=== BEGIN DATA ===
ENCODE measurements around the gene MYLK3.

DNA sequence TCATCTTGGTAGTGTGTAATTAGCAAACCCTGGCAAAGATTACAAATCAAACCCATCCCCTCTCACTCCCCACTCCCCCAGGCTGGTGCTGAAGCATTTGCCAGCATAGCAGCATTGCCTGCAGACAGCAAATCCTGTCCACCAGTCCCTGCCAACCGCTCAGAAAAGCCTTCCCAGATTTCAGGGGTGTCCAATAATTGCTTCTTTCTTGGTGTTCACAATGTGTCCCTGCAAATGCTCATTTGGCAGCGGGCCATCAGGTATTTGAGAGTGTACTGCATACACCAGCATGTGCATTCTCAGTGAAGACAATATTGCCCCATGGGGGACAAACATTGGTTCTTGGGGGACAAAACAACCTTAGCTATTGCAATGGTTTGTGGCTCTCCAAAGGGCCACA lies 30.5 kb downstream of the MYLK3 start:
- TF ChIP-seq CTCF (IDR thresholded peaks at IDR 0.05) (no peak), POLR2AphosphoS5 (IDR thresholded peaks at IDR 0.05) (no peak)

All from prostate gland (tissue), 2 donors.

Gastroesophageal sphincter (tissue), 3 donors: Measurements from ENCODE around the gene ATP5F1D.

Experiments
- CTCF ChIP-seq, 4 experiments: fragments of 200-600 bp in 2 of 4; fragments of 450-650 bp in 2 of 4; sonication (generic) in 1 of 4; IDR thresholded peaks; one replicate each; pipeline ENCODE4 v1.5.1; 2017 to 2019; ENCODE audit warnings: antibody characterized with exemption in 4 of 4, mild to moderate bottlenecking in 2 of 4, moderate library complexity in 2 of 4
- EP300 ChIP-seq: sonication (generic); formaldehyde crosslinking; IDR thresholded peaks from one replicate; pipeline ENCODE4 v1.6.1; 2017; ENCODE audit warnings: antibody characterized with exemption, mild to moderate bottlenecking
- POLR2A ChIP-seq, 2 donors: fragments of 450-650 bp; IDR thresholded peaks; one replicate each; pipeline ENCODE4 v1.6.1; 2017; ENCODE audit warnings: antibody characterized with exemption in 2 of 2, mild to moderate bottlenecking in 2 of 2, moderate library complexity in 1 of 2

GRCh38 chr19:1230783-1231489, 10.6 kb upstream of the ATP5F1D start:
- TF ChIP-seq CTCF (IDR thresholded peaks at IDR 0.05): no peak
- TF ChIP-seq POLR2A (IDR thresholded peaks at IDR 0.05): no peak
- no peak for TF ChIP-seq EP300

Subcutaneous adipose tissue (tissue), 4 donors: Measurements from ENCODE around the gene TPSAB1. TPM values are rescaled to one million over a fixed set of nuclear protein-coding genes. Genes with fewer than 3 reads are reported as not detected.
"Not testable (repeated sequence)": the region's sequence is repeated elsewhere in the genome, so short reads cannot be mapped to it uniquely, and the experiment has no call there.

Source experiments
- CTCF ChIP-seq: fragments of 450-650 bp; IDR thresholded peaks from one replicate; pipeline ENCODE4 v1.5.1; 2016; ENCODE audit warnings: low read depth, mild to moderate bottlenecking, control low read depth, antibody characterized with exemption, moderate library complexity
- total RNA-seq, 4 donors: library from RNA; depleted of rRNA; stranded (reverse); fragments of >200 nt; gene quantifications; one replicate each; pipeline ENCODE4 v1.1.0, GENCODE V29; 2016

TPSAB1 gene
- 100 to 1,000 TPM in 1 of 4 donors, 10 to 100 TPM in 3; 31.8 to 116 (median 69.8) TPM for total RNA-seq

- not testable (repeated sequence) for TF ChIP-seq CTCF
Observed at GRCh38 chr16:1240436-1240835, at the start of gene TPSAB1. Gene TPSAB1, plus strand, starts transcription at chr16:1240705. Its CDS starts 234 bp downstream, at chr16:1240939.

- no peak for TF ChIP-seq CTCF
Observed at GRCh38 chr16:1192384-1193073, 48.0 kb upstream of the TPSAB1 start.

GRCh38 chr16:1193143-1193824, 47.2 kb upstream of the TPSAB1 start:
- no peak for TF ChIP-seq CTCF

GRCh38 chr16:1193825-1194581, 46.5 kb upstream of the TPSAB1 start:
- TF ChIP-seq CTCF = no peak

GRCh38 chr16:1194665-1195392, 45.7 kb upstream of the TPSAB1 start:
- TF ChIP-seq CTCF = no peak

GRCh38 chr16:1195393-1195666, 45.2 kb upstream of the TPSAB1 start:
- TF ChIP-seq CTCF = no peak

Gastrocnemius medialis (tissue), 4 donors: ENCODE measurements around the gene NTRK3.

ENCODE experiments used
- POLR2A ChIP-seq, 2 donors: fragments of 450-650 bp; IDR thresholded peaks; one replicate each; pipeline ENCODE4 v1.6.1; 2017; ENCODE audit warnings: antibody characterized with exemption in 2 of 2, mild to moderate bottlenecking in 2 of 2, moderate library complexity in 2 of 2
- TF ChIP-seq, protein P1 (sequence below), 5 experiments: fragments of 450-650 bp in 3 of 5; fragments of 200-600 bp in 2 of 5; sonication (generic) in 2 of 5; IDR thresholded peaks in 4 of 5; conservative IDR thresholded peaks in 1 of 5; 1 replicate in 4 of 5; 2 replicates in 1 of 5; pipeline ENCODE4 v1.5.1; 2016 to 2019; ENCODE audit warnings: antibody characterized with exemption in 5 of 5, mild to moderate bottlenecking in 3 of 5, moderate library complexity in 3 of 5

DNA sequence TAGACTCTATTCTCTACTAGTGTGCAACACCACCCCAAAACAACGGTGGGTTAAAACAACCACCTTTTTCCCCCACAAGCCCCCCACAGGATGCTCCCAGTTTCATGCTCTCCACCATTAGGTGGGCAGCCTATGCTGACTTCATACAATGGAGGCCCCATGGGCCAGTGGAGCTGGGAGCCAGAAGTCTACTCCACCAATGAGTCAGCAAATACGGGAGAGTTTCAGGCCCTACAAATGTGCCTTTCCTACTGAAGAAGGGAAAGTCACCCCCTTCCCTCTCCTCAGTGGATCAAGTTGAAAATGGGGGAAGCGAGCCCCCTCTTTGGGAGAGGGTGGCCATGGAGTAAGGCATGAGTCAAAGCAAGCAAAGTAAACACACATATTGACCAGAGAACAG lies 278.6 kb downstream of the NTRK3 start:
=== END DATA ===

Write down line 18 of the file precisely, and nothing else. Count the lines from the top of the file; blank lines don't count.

- total RNA-seq, 4 donors: library from RNA; depleted of rRNA; stranded (reverse); fragments of >200 nt; gene quantifications; one replicate each; pipeline ENCODE4 v1.1.0, GENCODE V29; 2016